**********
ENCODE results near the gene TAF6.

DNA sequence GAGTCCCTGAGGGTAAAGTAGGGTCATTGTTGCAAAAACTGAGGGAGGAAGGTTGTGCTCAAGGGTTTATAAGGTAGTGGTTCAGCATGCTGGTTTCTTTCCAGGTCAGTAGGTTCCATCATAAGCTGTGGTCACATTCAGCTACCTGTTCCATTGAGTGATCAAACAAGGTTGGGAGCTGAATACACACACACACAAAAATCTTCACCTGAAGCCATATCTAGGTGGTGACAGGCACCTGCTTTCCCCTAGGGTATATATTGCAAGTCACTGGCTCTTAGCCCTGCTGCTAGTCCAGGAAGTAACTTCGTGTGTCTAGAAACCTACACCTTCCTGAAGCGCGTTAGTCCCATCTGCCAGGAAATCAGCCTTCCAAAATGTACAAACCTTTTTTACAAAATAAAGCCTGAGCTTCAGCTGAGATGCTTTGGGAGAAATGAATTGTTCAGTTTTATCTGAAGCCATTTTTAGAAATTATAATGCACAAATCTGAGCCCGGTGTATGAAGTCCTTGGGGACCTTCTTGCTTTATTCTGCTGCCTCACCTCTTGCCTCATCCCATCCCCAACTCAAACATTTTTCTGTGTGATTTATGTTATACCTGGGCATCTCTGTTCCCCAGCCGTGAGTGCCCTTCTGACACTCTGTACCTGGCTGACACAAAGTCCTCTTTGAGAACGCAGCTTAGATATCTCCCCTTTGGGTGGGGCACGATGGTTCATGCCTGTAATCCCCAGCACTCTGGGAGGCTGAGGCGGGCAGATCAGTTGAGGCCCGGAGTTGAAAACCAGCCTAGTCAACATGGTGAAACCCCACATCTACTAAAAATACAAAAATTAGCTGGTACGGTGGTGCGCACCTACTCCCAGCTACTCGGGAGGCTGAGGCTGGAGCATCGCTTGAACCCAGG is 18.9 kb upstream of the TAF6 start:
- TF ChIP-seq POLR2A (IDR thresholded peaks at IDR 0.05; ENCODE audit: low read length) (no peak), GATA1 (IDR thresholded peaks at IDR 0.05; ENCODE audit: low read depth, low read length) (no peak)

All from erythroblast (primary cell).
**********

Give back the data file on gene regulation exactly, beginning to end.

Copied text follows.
ENCODE results near the gene TAF6.

DNA sequence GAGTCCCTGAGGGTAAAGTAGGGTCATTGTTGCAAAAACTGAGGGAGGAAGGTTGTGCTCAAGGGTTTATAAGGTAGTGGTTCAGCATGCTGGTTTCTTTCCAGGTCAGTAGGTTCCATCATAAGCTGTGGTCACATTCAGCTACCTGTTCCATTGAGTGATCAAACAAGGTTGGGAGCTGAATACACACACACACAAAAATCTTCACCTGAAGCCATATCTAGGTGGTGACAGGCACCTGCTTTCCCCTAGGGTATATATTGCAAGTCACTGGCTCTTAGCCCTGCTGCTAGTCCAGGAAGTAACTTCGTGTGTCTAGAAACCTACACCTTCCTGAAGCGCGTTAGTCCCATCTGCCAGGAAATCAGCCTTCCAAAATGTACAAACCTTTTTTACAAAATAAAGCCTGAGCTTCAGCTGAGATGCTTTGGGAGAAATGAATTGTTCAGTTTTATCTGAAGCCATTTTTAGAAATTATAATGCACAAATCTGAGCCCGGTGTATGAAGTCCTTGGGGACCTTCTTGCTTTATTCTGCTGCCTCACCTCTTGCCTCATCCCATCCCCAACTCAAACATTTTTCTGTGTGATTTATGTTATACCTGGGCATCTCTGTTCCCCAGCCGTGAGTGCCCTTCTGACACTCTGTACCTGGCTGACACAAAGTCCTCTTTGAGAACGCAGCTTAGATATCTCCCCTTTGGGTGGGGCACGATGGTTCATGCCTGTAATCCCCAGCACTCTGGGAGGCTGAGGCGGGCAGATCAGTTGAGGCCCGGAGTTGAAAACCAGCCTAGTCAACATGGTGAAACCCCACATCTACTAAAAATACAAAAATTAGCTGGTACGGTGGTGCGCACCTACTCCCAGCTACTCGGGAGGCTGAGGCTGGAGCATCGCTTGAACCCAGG is 18.9 kb upstream of the TAF6 start:
- TF ChIP-seq POLR2A (IDR thresholded peaks at IDR 0.05; ENCODE audit: low read length) (no peak), GATA1 (IDR thresholded peaks at IDR 0.05; ENCODE audit: low read depth, low read length) (no peak)

All from erythroblast (primary cell).